Griffin: America Needs to Adjust to Reality of Great Power Competition

The U.S. can’t wish away great power competition with Russia and China, and it needs to get serious in structuring for it over the long-term, the Pentagon’s top technologist, Undersecretary of Defense for Research and Engineering Mike Griffin, said March 4.

Space defense, for example, despite boasting a new service and new thinking, is still oriented toward outmoded ideas, he said, and the threat from China’s hypersonic weapons is particularly tough to counter.

Referring to the U.S. “winning” the Cold War in the early 1990s, Griffin told a crowd of defense experts at a McAleese and Associates conference in Washington that “the trouble with winning is, you think you’re done, and you can relax. But that just means the losers re-group and try again.” Since then, there’s been inadequate U.S. research in the technologies that will provide an advantage in the 21st century, Griffin said.

Preoccupation with wars in the Middle East that were “important, but not existential” threats to the U.S., led to too little being spent on leap-ahead and stay-ahead technologies, Griffin asserted. As a result, Russia and China took advantage of the opportunity to steal a march on the U.S. Those countries, and others on the rise, “don’t respect Western values,” Griffin asserted, and are definitely challenging the U.S. and its ideology.

“Western liberal democracy, Western thought, is under attack,” he said, and U.S. adversaries do not share values such as “the rule of law, property rights of individuals, the right to freedom of movement, the right to free markets, and many other things.”

Like it or not, “We need to accept that we are once again in Great Power Competition,” and invest accordingly, Griffin said. He added that it won’t be easy convincing the nation the situation has changed, but “I believe we will step up. That’s why I took this job.”

To deal with the new threat, the U.S. has to rethink its space architecture, Griffin noted.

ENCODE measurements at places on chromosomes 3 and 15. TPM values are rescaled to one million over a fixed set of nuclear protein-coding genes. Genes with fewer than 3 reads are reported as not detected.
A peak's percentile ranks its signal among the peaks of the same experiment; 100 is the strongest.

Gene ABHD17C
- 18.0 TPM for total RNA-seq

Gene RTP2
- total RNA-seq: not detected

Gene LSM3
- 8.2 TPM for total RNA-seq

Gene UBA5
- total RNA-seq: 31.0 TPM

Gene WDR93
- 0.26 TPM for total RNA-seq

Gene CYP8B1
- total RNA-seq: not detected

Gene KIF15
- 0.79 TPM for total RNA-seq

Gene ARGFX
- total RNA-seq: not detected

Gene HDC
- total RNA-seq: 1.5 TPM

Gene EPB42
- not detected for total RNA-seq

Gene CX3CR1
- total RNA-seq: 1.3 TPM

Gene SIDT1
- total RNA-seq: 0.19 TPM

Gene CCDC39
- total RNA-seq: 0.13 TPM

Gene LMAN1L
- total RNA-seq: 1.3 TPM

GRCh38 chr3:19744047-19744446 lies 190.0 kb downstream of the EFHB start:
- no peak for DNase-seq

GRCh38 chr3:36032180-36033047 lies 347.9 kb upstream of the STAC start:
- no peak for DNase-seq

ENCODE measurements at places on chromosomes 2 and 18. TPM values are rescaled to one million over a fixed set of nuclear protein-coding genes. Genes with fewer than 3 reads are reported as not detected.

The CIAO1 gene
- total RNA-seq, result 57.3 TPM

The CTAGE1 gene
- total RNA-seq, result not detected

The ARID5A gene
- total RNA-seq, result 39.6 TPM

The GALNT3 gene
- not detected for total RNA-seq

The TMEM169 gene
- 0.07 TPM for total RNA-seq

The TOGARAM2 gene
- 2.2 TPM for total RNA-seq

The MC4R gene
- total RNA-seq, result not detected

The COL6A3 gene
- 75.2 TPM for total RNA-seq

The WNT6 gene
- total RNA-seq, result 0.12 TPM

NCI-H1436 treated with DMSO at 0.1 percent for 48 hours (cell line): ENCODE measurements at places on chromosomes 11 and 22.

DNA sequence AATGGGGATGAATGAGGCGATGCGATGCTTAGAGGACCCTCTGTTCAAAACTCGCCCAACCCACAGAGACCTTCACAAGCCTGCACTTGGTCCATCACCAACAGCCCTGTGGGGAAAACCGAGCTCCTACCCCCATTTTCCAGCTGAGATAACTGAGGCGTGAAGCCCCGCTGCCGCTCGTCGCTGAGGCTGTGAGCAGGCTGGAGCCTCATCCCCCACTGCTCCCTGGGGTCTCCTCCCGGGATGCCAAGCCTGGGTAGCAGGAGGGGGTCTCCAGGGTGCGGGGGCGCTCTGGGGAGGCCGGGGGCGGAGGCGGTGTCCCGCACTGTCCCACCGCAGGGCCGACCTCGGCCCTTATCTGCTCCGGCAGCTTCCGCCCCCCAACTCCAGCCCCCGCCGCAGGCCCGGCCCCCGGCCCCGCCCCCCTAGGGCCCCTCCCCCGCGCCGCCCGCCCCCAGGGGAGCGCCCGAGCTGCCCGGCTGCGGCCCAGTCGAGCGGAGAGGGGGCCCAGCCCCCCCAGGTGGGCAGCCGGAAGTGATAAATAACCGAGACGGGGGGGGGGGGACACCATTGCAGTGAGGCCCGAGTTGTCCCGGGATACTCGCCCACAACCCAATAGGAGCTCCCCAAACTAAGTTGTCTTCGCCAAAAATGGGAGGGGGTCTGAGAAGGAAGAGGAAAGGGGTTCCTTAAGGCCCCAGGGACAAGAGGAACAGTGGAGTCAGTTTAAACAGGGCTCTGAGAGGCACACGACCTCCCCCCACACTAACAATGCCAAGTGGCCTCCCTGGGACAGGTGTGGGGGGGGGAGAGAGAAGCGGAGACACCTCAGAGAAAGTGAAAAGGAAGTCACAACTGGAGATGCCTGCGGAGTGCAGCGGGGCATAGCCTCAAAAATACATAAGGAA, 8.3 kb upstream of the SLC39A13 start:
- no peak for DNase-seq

“We have the architecture I would design if we didn’t have a threat. But in case anyone hadn’t noticed, we have adversaries and we have a threat to our architecture, and so we need, above all else, to be far more resilient, because space is absolutely critical to everything about the way the United States fights wars,” he said. America’s space architecture still consists “of a relatively few very high value, extraordinarily exquisite, unbelievably capable space assets. For which the other name is, targets to the adversary.

“We cannot give the adversaries even the faintest idea that they could disable our space architecture. So we need proliferation,” and not just in low-earth orbit, which Griffin said he’s been known to champion. “I want to proliferate in all orbits, with assets that are individually lower-value but collectively very high value, so that they don’t give the adversary a …desirable aimpoint.”

The threat from China’s hypersonic weapons is “real and increasing,” Griffin reported.

“They outrun and out-range our best radars. We have to be prepared to deal with raids of not one and two, but many.” Though, he said, “We can do that. … You have to be able to see them coming. You will not hit a target that you cannot see.” Until the U.S. can spot and track “dim upper stages without being dependent on exquisite radar assets, we will be concerned.” Chinese hypersonic weapons are “20 times dimmer, or more, than the targets we are able to track” with the Space-Based Infrared System, or SBIRS.

Adding more “exquisite” radars in the region is either not an option or would only create more targets for an adversary, so the U.S. “can only do the target acquisition and fire control problem from space,” Griffin said. ” … We need to be closer to the action, or we need very large optics, which, again, creates more high-value targets.”

Griffin said allies will play a big role in technology development.

“To defend those values requires not just the United States as the Lone Ranger, with maybe some sidekicks, but really, full and open partnerships, and we are working with allies on many of these technology areas.” Most, he said, he cannot discuss, but “it is incredibly valuable. … We wouldn’t succeed without our allies and partners.”